Raaka means raw, wild in Finnish. That is the echo of how these Brooklyn-made chocolates are crafted from the organic, fair trade-certified, gluten-, nut- and soy-free, all kosher and vegan ingredients. In an easy fall weekend, I enrolled myself and my husband into a decadent chocolaty experience at their Red Hook production facility. After re-tasting them all myself, my other half gasping with pleasure nodded to my inclusion of Raaka in my post on the best chocolates made in America.
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Raaka: the ‘Virgin’ chocolate approach

Like an extra virgin olive oil, Raaka uses only unroasted cacao and processes the mass in as low temperatures as possible. The virgin chocolate maker believes that some of the cocoa’s fruity and bold flavours are better expressed by not exposing the beans to an extreme heat.
At our visit, we started with tasting two types of raw cocoa nibs from the rich Peruvian and the tropical Tanzania beans. The African queen captured me so powerfully, that I lured for more of their raw pleasure. Like Alain Ducasse‘s cracked cocoa nibs, these Tanzania cracking pleasures should be sold by Raaka in bags.
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Equitable business model

Transparent trade is the core of the business at Raaka. Sourcing from small cooperatives with sustainable growing values, and paying a substantial share from the sales, often a double above the fair trade minimum, Raaka steps closer to a guilt-free chocolate indulgence for eco-conscious consumers. At the back of each label, the exact price paid for the cacao used in your bar compared to the commodity and fair trade charts alerts you to the stark market pressures. Perhaps the most important aspect of quality is the access and harvest of the raw ingredients.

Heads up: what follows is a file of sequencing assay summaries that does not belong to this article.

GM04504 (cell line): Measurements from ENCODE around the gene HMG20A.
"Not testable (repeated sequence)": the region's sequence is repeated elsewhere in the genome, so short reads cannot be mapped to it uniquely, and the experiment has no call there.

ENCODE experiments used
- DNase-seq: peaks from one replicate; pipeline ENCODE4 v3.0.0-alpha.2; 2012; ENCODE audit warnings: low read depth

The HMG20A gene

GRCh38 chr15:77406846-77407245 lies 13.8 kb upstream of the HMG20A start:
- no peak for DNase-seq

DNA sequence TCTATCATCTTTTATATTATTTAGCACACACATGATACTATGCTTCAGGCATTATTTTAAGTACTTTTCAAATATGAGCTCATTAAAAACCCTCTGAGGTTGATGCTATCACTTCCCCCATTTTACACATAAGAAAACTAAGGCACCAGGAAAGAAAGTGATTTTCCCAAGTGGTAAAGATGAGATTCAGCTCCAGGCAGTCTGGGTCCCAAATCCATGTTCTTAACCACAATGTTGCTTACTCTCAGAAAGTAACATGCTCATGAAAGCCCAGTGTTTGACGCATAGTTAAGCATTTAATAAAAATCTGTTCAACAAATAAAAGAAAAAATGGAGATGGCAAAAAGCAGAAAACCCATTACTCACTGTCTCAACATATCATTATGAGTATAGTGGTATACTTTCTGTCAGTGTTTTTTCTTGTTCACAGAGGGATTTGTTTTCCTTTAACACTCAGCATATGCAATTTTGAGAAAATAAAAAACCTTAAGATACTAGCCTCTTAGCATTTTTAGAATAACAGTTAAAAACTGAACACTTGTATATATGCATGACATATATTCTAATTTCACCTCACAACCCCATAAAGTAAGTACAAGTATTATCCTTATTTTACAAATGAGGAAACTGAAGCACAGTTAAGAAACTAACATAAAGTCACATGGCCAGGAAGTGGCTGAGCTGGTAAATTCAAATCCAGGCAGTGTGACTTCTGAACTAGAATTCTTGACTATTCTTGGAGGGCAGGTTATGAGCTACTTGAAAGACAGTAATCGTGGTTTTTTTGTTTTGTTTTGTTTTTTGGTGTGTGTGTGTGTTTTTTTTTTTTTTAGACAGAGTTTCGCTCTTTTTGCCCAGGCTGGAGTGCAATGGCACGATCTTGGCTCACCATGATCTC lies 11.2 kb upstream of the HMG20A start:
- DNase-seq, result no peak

Every step – from bean to bar – is in detail explained and demonstrated during the tour. Thinking deep into the details, the leftover cocoa husks are donated as a compost to sustainability promoting projects like the Edible Schoolyard in Brooklyn.
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Established in 2010 in Red Hook, the industrial workshops domaine of Brooklyn, the chocolaty pleasure is made in small batches.
Starting with an improvised sorting machine (PHOTO ABOVE: an intriguing combo of an old juicer, a vacuum cleaner and a fan), a curious relic from the first years in Raaka’s production, now replaced by serious Swiss-made machinery.
Moving to the strict temperature-controlled grinder mixers (watch the seductive videos bellow) from which we got a heaven-meets-my-tongue taste. Watching the smoothening of the cocoa mass through tightly-set cylinders, our mouths were drooling with anticipation. The wavy folds of the creamy substance started to shine like a cup of real hot chocolate.

Tempering is an essential step in chocolate making, and even Raaka would not skip the smoothening of the product that would otherwise result in undesirable grey maps all over the chocolate. Our guide showed us such a ‘dusty’ piece that needed to be re-tempered. Some hippie, raw chocolate makers sell chocolate like this, but this rustic, lazy process yields dry, powdery texture.
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Playing with sweetening agents and original flavors

Raaka makes pure single origin dark chocolates, but also smartly flavored blends. They experiment with the sweetening agent – I saw sacks of organic cane sugar, coconut sap sugar (its nearby competitor and another favorite of mine Fine & Raw uses exclusively this low GI sweetener), maple sugar, and yacon, which is a Native American root that has a low GI. Some are blended together in certain bars. In my favorite Peruvian Pink Sea Salt in Zorzal 71% cacao from Dominican republic, cane meets maple sugar. In Maple & Nibs 75% bar from the CAC Pangoa farms in Peru, the crunchy nibs play with the smooth maple crystals sweetened chocolate like an exotic fruit breakfast granola immersed in a thickened Nesquik.